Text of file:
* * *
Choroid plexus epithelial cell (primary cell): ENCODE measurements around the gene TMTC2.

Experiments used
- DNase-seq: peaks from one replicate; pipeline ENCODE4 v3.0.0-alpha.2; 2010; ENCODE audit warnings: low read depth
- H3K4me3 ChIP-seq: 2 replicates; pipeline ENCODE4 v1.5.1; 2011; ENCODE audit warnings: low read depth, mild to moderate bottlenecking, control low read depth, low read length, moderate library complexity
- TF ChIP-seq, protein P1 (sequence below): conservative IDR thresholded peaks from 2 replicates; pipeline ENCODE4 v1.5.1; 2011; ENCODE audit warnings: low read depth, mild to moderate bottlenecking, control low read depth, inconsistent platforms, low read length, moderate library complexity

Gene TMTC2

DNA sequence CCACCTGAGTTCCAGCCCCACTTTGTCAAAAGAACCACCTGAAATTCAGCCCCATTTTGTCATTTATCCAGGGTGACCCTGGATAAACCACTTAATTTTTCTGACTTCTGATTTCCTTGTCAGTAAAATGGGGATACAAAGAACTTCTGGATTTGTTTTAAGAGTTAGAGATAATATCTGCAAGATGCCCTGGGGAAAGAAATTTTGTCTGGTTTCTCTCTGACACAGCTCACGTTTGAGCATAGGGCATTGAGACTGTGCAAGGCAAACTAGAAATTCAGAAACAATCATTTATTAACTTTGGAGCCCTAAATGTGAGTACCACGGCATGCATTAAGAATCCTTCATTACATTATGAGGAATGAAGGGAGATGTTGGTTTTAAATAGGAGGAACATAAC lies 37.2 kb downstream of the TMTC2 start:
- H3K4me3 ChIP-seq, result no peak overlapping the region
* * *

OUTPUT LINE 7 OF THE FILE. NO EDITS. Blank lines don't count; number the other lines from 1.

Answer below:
DNA sequence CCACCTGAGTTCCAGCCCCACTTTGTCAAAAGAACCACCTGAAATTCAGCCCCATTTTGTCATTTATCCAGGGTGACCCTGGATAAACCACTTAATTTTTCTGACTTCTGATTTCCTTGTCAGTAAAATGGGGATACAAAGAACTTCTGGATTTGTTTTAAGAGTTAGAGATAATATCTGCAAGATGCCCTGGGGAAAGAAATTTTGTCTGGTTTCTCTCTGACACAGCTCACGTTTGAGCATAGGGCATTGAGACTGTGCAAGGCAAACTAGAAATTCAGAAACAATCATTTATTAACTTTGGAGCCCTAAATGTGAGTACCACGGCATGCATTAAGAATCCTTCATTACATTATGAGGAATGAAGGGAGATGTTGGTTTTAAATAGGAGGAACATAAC lies 37.2 kb downstream of the TMTC2 start: